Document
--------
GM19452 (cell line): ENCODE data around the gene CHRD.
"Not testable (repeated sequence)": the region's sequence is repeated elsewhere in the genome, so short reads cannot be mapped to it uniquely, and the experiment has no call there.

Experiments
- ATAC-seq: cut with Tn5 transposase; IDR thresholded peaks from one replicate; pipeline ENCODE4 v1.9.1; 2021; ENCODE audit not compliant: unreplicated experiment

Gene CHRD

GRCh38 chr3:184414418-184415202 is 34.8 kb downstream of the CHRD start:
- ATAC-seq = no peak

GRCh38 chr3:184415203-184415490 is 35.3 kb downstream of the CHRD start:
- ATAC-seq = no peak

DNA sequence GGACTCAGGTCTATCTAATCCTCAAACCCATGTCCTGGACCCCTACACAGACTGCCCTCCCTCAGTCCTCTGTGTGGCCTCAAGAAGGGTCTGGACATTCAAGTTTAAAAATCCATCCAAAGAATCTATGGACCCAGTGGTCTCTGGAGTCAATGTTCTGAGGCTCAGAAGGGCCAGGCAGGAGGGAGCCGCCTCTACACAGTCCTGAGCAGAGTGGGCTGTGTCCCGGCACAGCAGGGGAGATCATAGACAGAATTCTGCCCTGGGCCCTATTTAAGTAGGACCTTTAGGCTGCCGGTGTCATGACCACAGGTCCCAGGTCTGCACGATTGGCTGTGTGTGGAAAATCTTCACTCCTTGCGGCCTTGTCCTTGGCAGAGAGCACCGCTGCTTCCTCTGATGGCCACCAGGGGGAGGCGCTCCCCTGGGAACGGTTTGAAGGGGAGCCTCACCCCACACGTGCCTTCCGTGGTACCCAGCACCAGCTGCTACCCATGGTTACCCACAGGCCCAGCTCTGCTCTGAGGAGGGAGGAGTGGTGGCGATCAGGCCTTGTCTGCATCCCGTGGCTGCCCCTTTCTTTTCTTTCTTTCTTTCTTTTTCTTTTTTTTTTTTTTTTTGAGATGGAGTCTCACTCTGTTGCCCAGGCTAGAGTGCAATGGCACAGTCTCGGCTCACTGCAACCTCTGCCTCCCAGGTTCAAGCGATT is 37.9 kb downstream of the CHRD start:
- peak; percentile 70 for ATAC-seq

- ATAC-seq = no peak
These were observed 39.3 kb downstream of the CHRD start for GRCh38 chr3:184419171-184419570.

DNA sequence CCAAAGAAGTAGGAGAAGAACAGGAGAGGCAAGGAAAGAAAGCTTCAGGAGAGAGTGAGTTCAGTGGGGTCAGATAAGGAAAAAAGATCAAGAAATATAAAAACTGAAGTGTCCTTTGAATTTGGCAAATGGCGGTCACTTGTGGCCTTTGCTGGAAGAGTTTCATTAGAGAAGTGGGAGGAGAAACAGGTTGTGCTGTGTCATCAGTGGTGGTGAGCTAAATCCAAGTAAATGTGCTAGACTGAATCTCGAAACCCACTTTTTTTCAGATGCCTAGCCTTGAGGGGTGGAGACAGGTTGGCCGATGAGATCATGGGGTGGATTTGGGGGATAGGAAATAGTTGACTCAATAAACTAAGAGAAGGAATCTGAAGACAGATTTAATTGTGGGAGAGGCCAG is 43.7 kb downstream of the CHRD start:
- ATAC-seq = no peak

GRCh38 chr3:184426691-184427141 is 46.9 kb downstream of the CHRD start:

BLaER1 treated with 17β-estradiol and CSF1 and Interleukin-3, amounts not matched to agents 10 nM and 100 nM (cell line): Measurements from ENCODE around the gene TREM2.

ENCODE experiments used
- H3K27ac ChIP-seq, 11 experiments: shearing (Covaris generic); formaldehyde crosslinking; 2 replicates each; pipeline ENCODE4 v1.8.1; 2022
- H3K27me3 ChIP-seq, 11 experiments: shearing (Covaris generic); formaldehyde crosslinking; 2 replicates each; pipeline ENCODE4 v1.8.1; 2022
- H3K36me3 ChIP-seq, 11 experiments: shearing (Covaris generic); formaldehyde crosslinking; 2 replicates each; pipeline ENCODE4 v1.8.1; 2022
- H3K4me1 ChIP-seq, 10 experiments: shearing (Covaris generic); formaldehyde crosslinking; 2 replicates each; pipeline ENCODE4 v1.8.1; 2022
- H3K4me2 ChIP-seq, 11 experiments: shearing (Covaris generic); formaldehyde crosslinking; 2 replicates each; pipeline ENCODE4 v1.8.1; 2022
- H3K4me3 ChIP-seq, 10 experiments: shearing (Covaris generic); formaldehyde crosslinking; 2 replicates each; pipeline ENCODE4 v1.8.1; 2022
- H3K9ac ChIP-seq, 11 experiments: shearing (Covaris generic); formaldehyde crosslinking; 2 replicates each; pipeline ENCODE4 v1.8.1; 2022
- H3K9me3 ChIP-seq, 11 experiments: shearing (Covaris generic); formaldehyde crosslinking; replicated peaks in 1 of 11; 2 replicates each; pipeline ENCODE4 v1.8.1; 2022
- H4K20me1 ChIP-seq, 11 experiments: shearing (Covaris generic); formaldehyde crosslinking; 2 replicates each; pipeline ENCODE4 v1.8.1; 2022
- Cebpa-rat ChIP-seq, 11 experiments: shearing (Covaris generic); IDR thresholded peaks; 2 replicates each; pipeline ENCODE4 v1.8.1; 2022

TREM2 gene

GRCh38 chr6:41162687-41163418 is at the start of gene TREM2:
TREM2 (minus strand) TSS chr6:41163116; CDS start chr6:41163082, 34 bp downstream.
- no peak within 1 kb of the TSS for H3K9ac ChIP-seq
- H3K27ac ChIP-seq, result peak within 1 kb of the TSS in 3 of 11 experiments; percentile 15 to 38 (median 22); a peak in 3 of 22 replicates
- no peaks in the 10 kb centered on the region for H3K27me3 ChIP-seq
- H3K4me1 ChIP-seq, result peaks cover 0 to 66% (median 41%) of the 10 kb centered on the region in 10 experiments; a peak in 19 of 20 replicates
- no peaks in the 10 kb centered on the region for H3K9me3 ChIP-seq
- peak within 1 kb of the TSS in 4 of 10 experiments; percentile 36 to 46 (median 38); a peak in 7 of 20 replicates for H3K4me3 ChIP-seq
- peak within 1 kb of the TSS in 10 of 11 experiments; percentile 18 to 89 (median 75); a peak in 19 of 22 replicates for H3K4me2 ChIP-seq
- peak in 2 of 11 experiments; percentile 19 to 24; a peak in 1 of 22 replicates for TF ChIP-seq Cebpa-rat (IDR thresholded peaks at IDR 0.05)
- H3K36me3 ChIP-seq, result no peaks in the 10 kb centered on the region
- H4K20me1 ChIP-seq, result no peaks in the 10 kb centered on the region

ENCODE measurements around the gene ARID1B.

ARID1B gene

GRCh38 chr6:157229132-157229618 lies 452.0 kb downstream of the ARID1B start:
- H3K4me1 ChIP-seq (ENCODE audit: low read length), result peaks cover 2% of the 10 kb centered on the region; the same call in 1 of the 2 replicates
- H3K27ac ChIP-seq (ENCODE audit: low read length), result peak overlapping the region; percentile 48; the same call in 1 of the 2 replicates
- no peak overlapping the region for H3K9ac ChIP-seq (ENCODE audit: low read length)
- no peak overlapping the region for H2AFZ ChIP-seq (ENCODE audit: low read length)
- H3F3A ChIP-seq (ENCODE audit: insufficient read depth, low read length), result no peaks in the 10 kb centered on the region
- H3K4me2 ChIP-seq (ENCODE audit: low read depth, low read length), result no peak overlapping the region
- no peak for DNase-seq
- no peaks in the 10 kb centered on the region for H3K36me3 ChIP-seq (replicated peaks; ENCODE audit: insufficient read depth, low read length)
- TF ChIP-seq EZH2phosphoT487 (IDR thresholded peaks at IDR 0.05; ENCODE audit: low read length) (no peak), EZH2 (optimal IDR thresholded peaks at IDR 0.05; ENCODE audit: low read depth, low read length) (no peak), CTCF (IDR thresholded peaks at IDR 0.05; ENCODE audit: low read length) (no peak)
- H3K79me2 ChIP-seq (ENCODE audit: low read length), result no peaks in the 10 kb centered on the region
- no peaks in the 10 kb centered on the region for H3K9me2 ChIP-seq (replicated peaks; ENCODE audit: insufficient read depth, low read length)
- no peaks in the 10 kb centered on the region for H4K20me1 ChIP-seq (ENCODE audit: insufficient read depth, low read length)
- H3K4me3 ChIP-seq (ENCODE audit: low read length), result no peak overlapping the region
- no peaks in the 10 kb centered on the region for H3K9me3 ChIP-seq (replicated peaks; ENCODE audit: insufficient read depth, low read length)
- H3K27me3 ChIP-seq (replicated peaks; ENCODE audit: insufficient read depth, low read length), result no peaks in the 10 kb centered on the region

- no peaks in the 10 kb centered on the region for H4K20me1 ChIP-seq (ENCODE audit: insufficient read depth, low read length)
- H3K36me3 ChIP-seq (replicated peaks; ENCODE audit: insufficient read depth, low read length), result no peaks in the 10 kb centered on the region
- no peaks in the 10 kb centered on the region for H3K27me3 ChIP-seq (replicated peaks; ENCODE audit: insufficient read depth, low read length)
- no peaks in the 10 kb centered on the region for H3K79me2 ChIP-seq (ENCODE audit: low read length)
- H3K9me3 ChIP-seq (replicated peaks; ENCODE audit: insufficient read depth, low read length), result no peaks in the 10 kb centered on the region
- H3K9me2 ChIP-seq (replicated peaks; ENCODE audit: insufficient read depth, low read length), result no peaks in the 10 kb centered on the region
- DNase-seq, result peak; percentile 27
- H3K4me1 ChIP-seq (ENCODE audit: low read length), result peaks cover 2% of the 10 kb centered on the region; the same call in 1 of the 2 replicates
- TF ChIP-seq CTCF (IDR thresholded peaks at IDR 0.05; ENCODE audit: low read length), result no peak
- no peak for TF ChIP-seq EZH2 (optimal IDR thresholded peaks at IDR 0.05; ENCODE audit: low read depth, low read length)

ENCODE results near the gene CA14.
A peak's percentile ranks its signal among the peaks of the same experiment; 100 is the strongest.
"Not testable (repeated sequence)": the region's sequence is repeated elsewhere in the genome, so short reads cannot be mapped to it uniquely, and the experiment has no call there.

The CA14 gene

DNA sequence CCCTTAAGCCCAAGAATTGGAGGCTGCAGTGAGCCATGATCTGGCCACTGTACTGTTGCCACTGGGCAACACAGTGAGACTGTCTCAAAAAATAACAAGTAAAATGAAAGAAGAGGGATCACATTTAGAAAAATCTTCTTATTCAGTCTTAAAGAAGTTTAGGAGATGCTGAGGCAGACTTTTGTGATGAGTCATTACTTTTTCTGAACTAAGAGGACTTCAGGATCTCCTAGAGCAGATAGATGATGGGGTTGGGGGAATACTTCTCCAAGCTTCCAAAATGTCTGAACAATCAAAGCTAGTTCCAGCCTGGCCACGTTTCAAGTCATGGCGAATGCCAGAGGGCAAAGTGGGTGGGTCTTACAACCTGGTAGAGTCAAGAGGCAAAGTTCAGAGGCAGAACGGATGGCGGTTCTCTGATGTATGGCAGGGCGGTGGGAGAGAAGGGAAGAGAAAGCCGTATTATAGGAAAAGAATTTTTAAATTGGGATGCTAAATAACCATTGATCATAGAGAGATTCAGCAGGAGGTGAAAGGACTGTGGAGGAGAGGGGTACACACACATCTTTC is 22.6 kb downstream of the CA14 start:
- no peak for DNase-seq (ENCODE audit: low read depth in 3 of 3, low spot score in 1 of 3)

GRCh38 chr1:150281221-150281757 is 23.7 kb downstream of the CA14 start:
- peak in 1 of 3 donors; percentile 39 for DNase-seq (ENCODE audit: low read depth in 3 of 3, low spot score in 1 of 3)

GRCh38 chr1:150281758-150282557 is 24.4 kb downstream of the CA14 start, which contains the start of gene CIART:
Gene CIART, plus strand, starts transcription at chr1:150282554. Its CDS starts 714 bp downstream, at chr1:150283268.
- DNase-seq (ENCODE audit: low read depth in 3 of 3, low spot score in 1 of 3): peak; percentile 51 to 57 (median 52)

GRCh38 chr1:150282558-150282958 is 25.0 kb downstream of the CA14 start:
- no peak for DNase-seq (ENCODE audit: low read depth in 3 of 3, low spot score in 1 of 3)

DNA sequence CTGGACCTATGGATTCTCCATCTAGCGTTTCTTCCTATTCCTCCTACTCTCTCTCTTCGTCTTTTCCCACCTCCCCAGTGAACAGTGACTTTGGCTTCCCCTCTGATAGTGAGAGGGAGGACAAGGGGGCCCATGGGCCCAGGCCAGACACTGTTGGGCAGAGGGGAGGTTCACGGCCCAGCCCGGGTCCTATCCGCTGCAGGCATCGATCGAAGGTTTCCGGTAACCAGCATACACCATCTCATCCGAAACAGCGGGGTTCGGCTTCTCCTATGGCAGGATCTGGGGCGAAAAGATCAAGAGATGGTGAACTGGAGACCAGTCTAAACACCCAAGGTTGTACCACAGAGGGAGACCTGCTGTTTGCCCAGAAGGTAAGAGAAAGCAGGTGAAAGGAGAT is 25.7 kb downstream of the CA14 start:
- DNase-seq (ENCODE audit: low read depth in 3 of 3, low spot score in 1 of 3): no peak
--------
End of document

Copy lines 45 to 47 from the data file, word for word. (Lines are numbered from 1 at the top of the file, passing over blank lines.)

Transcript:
- H3K4me1 ChIP-seq (ENCODE audit: low read length), result peaks cover 2% of the 10 kb centered on the region; the same call in 1 of the 2 replicates
- H3K27ac ChIP-seq (ENCODE audit: low read length), result peak overlapping the region; percentile 48; the same call in 1 of the 2 replicates
- no peak overlapping the region for H3K9ac ChIP-seq (ENCODE audit: low read length)